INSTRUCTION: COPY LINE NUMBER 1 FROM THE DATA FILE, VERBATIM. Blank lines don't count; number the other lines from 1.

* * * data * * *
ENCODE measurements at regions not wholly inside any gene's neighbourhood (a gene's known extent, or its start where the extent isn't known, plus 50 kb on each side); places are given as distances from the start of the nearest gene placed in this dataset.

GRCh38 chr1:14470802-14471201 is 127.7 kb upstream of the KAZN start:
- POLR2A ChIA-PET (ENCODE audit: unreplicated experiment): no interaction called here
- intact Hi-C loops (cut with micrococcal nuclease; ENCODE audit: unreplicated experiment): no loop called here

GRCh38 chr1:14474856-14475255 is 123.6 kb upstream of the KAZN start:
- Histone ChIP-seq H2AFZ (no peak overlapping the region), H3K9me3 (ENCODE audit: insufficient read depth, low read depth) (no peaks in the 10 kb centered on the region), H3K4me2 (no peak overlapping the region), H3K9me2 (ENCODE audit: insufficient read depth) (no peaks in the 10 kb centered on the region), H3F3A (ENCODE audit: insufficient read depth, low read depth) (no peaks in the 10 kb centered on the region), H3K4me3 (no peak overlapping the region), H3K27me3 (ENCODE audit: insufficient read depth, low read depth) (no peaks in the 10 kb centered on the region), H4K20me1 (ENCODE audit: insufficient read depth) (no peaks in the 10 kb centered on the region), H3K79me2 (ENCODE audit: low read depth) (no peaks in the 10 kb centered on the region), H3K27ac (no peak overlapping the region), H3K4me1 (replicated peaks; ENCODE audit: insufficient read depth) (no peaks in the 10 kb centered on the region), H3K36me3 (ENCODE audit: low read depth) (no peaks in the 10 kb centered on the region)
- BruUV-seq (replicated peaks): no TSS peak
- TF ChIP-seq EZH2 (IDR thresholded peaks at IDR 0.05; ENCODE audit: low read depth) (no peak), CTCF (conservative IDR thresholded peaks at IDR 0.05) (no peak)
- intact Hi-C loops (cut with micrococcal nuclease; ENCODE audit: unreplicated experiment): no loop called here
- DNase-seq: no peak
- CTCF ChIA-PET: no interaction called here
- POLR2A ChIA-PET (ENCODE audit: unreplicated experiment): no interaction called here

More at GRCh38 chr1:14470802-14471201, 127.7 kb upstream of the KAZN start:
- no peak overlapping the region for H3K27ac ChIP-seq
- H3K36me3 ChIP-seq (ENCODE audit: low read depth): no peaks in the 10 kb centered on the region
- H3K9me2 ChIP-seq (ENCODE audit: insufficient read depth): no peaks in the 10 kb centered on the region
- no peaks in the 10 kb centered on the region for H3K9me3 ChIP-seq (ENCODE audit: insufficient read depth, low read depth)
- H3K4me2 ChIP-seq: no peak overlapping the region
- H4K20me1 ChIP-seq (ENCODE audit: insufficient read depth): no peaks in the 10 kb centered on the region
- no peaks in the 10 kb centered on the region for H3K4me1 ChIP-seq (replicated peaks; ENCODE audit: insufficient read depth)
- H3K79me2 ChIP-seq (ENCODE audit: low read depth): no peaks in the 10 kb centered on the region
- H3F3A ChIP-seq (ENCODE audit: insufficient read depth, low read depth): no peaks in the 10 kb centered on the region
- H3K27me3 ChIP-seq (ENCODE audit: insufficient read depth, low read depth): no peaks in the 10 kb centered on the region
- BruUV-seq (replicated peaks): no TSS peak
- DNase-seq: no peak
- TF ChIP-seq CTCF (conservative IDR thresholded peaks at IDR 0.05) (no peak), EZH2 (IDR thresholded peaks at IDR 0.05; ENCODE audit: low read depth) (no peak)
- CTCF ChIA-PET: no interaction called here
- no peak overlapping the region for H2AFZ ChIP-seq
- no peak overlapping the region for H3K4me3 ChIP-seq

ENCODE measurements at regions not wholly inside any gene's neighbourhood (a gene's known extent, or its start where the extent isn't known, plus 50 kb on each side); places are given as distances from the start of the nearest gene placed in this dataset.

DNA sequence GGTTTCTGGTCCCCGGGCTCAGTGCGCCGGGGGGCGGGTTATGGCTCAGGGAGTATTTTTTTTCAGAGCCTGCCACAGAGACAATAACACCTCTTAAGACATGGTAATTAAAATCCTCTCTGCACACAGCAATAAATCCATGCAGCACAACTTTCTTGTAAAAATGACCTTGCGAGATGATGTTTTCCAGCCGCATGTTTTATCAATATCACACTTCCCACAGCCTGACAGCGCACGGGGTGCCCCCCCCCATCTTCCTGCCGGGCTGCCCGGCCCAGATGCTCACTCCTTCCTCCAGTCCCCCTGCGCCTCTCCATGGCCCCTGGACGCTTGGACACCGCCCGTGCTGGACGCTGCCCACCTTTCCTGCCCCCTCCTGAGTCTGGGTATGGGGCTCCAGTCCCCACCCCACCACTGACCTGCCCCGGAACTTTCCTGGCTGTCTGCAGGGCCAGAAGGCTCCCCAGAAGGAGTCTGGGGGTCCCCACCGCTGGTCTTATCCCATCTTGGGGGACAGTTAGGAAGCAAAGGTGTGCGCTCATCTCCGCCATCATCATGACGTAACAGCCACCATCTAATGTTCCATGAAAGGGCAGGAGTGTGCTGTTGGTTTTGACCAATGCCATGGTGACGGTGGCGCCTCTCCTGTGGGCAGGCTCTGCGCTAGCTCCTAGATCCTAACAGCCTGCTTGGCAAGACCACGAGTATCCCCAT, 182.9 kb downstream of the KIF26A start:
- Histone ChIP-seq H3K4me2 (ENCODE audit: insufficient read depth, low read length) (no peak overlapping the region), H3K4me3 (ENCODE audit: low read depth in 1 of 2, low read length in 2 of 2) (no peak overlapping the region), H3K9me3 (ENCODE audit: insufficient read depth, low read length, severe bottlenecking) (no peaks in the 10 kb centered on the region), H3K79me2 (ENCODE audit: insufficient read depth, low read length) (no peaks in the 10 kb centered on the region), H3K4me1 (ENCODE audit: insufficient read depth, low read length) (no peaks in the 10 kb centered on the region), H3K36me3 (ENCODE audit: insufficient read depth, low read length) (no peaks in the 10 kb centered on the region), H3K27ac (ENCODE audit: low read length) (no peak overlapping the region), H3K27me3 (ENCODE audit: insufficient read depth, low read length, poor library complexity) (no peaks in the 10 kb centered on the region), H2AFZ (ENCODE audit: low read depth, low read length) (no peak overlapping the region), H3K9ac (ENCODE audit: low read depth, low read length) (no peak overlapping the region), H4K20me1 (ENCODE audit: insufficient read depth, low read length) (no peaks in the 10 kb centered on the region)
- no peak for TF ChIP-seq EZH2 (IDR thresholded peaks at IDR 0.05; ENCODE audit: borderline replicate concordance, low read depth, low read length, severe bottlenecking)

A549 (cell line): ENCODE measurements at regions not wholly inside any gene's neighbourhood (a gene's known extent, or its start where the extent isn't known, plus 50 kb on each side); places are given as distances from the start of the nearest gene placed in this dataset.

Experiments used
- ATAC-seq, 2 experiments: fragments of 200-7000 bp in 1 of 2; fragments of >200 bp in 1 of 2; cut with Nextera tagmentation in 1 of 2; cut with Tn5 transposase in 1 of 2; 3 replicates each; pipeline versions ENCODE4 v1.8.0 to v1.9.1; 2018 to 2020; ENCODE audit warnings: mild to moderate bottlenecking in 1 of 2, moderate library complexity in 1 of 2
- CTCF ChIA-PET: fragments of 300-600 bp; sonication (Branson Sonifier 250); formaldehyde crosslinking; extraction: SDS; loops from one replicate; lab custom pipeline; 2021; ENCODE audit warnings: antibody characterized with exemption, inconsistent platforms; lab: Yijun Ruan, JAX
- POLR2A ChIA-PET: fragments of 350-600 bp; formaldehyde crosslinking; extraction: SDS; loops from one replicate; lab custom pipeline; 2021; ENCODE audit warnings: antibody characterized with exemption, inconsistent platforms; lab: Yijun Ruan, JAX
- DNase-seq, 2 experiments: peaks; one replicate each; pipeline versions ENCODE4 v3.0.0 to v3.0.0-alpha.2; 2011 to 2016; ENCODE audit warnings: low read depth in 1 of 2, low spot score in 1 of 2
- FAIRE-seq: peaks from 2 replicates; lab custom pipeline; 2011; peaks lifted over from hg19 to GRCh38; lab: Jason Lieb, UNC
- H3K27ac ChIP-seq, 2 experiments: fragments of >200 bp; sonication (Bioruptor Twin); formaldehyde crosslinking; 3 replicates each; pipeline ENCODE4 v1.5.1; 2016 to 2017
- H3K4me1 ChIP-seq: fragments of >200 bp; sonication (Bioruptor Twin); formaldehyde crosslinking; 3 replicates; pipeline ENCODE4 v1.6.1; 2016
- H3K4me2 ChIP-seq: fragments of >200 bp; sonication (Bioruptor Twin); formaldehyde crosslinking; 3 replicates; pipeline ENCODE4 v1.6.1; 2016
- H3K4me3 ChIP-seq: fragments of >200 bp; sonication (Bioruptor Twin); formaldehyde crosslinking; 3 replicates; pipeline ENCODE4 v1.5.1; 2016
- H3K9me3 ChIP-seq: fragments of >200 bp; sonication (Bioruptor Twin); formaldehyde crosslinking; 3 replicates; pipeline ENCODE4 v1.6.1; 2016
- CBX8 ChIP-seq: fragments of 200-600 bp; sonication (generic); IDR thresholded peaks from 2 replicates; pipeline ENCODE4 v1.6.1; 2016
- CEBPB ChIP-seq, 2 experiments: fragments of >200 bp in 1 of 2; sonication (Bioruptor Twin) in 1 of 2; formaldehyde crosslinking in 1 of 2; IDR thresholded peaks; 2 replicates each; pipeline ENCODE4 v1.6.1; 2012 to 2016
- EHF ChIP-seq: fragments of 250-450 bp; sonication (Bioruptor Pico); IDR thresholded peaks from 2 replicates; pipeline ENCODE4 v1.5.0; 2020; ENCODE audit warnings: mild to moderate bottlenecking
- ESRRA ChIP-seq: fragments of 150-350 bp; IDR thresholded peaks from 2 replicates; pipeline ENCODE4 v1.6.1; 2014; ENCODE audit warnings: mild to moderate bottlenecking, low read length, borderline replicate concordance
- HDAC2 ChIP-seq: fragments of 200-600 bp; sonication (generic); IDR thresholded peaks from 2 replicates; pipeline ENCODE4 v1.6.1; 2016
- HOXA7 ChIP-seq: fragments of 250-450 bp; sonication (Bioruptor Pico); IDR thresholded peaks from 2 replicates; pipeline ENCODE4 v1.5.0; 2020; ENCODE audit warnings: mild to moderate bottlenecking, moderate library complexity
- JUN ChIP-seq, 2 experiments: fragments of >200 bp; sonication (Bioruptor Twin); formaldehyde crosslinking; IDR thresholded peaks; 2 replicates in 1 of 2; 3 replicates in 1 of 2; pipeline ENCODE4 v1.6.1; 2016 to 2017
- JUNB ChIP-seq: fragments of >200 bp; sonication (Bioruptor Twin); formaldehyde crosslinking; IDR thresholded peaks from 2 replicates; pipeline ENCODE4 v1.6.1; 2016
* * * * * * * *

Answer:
ENCODE measurements at regions not wholly inside any gene's neighbourhood (a gene's known extent, or its start where the extent isn't known, plus 50 kb on each side); places are given as distances from the start of the nearest gene placed in this dataset.